School System Awarded 21st Century Community Learning Centers Grant to Serve At-Risk Students

August 14, 2008
Dwayne Page

In recent years, DeKalb County has had a high rate of suicide and teen pregnancy. In an effort to address concerns of at-risk students and their families with after school academic and enrichment activities, the DeKalb County School System has been awarded a 21st Century Community Learning Centers Program Grant.

The initial award amount for the school system is $216,250 but it could increase to over a million dollars within five years, with no local matching requirement.

The announcement was made during Thursday night's meeting of the Board of Education and the school board voted to implement the program.

Supervisor of Instruction Dr. Carol Hendrix, who was instrumental in the school system getting the grant, says the funding is for $216,250 for a minimum of three years totaling $648,750. She says successful implementation of the grant for three years may extend the funding for two additional years with $432,500 in additional monies. Again, no matching funds from the school system are required.

A prepared written summary of the key elements and overall purpose of the grant, states that the "DeKalb County School System will create five 21st Century Community Learning Centers with school system partners including LEAPS, the Extended Learning Program, and Title I and IV. The ultimate goal of the program is to address the needs of at- risk students and families with academic and enrichment learning activities. Eight objectives including reading/language, mathematics, and science skills development, academic enrichment, art and music enrichment activities, counseling programs emphasizing drugs, suicides, and violence prevention, extended library hours, English of Second Language skills development, and computer literacy for parents, will guide the goal. Along with community partnerships and parents, approximately 1,800 students and 500 parents will be served."

The report provides statistics which support DeKalb County's need for the grant. "The most sobering report came in 2005 when the Center for Disease Control reported that DeKalb County had the second highest suicide rate in the United States between the years 1999-2002 and the highest of any county east of the Mississippi. DeKalb County experienced an average suicide rate of 42.8 per 100,000 people for the four years between 1999-2002 compared with the national average of 10.7% Additionally, the most recent data from the Tennessee Department of Health (2006) reports that DeKalb County had the highest suicide rate in the state at 42.15 per 100,000 between the years 2002 to 2005. In 2007, DeKalb County retained the rating with a mortality rate of 93rd out of 95 counties."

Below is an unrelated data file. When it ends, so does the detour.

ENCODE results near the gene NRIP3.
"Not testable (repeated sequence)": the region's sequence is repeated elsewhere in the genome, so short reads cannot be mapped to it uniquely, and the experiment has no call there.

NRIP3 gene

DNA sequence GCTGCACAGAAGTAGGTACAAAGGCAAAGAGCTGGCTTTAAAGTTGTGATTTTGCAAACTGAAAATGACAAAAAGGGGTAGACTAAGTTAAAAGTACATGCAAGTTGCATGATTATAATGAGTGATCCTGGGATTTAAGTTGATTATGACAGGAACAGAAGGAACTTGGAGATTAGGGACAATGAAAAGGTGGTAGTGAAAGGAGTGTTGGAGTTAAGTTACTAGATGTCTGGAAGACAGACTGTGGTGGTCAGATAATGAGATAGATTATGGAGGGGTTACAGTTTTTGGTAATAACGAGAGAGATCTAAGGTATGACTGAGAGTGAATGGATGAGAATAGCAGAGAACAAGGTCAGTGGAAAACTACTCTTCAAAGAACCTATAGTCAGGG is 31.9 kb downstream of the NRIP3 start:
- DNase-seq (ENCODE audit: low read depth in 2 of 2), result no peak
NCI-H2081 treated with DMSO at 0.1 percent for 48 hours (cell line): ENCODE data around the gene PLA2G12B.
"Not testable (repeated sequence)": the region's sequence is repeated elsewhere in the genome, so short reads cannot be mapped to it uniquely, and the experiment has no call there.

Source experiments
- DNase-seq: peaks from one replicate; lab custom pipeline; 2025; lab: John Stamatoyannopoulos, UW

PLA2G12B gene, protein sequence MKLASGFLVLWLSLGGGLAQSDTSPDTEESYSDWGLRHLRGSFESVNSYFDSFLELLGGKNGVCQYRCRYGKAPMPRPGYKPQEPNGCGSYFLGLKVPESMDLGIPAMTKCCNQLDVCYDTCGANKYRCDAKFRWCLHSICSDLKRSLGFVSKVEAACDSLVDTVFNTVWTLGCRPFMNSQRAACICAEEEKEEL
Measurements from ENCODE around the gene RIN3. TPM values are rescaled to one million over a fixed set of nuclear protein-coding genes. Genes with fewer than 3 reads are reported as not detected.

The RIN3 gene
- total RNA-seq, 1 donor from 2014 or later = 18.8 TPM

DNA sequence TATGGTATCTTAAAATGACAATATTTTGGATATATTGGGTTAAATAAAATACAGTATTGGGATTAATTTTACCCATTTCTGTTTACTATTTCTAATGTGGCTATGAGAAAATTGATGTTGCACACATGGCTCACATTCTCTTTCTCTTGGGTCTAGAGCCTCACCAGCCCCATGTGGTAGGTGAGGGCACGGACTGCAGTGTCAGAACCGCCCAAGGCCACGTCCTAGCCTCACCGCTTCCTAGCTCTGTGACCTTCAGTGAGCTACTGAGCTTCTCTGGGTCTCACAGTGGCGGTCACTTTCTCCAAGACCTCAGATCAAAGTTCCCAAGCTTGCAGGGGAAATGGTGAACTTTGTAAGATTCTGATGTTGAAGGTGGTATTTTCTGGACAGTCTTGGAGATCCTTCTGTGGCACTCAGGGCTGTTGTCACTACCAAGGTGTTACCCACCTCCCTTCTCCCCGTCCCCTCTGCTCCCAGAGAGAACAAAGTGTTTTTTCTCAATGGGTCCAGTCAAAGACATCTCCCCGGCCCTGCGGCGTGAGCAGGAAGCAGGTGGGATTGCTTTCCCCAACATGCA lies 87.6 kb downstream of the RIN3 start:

"Moreover, the Tennessee Institute of Public Health ranked DeKalb County 90th out of 95 counties in the 2007 Tennessee County Health Ranking. The institute further ranked DeKalb 95th out of 95 counties in teen birth rate per 100,000. The graduation rate at DCHS in 2007 was reported at 76.1 by the State Department of Education and the Tennessee Institute of Public Health ranked DeKalb as 93rd out of 95 counties in graduation rates in the state."

"As in many communities, poverty, violence, and crime are of major concern. Whereas 18% of the overall population lives below the poverty line, 21% of children up to 17 years old live in poverty. Overall, 56% of our students are identified as "at-risk" as defined by their qualifications for the free/reduced school lunch program. It has been estimated that the free and reduced lunch rate could be as high as 65% county-wide if all students eligible completed an application. Additionally, all K-8 schools in the county are school-wide Title I schools.'

"The most recent Tennessee Council of Juvenile and Family Court Judges Summary Report in 2007 for DeKalb County reported 273 cases of children from the ages of 11-18 referred to Juvenile Court. The offenses ranging from criminal homicide ( .37%) assault (14.29%), vandalism (4.03%), theft of property (2.20%), possession of alcohol and controlled substances (3.30%), traffic (33.33%), unruly behavior (10.26%), and possession of tobacco products (10.99%)